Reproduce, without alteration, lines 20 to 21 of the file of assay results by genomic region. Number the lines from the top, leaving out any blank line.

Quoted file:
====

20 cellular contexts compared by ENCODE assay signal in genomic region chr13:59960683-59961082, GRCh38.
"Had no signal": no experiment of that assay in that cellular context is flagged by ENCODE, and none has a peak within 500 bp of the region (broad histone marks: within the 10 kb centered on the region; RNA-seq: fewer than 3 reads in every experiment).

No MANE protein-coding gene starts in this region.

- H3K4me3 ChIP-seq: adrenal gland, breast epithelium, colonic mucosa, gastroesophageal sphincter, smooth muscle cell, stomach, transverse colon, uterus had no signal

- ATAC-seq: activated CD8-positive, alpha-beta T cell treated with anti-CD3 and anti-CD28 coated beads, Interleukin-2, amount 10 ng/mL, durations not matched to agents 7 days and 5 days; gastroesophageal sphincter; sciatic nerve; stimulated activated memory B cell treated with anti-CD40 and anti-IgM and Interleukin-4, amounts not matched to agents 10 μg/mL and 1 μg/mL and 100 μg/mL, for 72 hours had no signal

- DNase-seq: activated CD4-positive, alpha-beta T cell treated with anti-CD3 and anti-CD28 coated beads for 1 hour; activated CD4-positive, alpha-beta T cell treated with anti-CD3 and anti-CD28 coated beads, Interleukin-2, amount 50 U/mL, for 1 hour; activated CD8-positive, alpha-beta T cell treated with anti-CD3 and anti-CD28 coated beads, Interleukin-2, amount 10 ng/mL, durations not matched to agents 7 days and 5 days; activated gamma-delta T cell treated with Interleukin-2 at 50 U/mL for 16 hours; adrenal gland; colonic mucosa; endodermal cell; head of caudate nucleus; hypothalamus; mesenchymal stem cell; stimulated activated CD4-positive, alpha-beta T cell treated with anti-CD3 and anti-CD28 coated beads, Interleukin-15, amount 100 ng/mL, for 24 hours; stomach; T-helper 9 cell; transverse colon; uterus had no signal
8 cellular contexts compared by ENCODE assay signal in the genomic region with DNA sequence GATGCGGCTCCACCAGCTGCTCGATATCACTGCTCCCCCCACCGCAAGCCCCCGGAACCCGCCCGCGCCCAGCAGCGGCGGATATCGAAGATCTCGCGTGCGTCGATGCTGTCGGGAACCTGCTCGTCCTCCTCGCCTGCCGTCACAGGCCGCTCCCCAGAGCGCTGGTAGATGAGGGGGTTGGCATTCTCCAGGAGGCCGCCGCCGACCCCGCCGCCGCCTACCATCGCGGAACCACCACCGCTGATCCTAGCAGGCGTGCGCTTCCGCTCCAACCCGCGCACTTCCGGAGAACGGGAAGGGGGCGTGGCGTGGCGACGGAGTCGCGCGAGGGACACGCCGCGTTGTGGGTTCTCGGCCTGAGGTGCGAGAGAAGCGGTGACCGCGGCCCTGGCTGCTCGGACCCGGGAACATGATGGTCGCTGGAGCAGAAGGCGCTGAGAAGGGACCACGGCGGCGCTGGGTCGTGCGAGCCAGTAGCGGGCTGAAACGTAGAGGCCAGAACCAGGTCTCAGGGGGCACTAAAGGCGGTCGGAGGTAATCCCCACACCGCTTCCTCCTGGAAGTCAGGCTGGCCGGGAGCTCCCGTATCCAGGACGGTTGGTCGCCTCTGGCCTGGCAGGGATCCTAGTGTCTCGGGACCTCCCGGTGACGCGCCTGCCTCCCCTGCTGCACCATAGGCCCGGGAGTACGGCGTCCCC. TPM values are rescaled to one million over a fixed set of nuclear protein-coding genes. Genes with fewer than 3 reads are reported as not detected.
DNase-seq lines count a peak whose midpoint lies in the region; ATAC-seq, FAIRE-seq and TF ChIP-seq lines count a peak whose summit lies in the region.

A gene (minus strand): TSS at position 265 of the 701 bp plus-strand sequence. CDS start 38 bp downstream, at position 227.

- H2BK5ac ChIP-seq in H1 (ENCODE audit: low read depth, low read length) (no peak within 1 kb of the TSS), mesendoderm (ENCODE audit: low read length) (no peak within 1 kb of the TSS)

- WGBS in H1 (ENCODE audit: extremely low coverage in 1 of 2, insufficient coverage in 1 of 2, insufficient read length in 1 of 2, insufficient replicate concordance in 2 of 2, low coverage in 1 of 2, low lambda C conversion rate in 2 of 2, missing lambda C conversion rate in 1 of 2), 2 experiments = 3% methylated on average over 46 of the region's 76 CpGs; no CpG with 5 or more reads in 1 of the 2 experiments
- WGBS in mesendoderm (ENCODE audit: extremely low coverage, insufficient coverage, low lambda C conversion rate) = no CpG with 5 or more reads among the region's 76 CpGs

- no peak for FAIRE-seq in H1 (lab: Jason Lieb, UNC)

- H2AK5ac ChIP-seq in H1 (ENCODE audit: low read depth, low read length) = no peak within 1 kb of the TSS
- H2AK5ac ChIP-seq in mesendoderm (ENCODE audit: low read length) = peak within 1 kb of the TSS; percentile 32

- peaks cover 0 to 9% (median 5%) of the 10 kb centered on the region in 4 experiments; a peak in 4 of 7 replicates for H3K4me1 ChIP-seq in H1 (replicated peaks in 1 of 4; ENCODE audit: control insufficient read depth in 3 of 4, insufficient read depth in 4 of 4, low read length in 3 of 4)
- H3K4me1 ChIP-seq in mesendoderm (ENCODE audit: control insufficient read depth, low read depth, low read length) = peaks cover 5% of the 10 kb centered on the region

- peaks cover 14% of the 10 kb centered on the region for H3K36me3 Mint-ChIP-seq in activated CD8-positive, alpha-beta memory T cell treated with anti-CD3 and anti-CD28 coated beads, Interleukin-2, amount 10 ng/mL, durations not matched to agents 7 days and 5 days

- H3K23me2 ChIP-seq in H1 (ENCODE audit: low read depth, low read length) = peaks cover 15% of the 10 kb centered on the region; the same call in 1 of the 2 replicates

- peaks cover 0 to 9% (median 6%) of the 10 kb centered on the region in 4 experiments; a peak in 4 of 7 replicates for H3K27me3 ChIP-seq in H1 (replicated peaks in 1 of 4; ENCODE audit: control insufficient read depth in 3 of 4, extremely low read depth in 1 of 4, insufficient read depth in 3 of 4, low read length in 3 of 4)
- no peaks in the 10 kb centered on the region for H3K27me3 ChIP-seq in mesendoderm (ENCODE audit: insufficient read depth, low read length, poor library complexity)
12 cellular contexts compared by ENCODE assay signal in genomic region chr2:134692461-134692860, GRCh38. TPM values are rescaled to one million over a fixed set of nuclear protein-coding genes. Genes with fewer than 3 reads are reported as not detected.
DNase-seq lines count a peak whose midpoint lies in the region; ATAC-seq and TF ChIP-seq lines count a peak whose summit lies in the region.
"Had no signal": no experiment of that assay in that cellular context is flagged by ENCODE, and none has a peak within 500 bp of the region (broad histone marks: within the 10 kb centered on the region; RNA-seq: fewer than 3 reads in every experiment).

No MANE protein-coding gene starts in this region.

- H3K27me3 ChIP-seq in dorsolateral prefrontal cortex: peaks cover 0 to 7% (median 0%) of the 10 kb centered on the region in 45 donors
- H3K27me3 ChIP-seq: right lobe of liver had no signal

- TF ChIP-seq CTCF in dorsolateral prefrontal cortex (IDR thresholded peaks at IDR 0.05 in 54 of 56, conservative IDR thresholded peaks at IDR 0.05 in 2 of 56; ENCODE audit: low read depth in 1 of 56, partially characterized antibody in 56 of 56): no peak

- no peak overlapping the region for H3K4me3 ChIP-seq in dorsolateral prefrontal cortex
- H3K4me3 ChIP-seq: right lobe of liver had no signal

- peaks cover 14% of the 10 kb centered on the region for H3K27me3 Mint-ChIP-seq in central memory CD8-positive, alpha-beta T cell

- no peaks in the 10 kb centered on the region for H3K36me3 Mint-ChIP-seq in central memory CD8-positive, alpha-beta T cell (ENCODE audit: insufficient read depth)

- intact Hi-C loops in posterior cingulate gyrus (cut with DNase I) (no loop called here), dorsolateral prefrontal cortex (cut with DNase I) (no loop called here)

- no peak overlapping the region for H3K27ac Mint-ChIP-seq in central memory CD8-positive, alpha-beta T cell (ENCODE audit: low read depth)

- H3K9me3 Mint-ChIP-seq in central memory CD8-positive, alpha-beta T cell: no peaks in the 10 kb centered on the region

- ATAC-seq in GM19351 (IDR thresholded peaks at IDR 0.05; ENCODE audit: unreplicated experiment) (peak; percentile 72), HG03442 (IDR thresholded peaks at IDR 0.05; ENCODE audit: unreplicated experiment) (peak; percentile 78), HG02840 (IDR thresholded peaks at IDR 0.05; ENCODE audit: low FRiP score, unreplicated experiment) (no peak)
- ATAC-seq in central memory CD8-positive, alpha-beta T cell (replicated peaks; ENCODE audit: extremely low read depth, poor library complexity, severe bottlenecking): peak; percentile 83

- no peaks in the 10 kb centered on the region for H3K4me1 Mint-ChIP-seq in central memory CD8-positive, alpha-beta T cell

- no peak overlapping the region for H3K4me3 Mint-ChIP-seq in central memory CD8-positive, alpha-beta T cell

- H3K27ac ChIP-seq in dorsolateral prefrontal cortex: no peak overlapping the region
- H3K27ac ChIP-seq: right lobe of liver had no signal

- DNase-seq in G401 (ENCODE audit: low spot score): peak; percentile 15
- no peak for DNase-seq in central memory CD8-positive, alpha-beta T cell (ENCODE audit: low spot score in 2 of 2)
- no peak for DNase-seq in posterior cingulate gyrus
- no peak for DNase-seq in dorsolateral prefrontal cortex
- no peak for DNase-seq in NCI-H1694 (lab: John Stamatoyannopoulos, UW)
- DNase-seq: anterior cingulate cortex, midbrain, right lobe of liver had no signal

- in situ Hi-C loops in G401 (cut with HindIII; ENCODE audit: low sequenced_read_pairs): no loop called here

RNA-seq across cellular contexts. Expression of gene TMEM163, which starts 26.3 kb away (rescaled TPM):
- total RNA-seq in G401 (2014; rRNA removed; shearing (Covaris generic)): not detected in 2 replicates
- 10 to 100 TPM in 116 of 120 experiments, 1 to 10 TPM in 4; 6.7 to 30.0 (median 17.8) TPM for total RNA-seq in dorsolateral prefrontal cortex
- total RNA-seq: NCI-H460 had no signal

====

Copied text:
- peaks cover 0 to 9% (median 6%) of the 10 kb centered on the region in 4 experiments; a peak in 4 of 7 replicates for H3K27me3 ChIP-seq in H1 (replicated peaks in 1 of 4; ENCODE audit: control insufficient read depth in 3 of 4, extremely low read depth in 1 of 4, insufficient read depth in 3 of 4, low read length in 3 of 4)
- no peaks in the 10 kb centered on the region for H3K27me3 ChIP-seq in mesendoderm (ENCODE audit: insufficient read depth, low read length, poor library complexity)